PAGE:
The Data Protection Commissioner of Ireland released a report last week that discussed an investigation into a complaint against the social media network LinkedIn, owned by Microsoft. In the investigation, the Data Protection Commission found that LinkedIn U.S. had collected the email addresses of 18 million people who were not users of the network. The company used the addresses in targeted ads on Facebook to encourage more people to join LinkedIn. LinkedIn Ireland, the controller of this data, did not oversee the project, which violated data protection rules. LinkedIn took responsibility for this activity and agreed to stop using email addresses of non-users and related data for this purpose.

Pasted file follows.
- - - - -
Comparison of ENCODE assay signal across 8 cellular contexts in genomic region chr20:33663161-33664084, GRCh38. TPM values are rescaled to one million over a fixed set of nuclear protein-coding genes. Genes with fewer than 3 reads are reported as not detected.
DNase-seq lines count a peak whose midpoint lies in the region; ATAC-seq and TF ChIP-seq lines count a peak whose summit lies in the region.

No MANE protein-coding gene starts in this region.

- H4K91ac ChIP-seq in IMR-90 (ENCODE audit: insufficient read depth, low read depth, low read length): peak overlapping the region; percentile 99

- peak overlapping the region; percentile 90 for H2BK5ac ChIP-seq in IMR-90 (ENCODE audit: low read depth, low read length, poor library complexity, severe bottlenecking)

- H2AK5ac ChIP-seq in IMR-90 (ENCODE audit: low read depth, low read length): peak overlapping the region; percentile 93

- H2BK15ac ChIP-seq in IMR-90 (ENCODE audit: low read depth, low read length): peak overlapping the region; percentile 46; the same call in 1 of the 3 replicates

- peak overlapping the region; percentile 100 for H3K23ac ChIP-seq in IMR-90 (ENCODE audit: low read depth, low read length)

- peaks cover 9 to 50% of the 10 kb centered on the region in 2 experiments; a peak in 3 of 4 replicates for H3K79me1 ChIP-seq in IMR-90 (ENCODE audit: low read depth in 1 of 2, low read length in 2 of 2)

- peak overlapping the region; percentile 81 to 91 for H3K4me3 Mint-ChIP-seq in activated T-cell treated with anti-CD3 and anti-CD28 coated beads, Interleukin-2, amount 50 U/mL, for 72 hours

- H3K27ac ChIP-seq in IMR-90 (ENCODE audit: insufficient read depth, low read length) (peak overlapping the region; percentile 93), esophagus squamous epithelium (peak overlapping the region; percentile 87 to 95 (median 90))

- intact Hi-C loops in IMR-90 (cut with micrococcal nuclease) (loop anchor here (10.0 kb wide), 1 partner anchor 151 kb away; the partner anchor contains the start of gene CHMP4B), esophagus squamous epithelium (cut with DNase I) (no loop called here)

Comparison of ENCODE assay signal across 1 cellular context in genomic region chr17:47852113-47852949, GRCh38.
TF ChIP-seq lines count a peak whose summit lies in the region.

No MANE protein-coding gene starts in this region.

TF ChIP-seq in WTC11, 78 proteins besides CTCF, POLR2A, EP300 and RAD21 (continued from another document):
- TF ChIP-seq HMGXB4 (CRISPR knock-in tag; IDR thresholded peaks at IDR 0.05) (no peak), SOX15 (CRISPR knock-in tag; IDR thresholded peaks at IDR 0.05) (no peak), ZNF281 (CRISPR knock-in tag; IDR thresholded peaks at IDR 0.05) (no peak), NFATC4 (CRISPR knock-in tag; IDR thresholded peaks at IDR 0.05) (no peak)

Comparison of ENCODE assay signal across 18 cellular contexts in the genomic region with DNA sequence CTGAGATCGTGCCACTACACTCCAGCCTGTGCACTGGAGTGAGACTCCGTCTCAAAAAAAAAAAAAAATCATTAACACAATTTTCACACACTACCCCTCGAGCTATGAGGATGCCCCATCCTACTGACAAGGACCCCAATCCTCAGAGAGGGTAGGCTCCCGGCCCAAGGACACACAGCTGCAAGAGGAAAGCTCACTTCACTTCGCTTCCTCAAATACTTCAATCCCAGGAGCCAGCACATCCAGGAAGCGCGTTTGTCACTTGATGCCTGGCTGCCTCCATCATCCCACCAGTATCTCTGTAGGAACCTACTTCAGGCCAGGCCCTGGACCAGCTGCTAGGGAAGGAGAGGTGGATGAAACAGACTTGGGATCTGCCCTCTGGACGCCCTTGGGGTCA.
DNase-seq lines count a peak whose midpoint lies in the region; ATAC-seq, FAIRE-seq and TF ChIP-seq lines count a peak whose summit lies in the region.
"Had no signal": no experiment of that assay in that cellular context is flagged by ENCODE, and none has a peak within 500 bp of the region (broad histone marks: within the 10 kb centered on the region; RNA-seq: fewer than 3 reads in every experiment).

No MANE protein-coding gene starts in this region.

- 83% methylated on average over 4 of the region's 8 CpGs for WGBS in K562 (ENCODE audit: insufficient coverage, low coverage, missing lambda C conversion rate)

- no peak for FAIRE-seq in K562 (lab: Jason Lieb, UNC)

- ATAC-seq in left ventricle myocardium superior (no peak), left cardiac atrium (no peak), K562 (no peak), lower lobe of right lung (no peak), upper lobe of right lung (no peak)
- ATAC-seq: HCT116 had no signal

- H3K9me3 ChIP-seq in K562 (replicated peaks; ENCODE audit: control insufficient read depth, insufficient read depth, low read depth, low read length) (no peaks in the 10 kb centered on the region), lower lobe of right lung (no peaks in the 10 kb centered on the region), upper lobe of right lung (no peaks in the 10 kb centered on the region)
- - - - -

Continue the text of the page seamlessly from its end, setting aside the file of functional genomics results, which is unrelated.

Moreover, the Data Protection Commission determined that LinkedIn was using its social graph-building algorithms to suggest professional networks for users in Ireland. When it raised this broader concern, LinkedIn offered to stop using pre-compute processing and to delete personal data associated with the processing. The company noted that it was taking these measures voluntarily, showing its good faith by going further than what it was required to do.
LinkedIn did not receive a fine based on its use of the email addresses because the complaint giving rise to the investigation occurred in 2017. The Data Protection Commission only gained the power to enforce fines following the implementation of the General Data Protection Regulation in the EU, which occurred on May 25, 2018. One issue that remains unclear is how LinkedIn obtained the 18 million email addresses. The Data Protection Commission does not appear to have investigated this issue, since its report does not address it.
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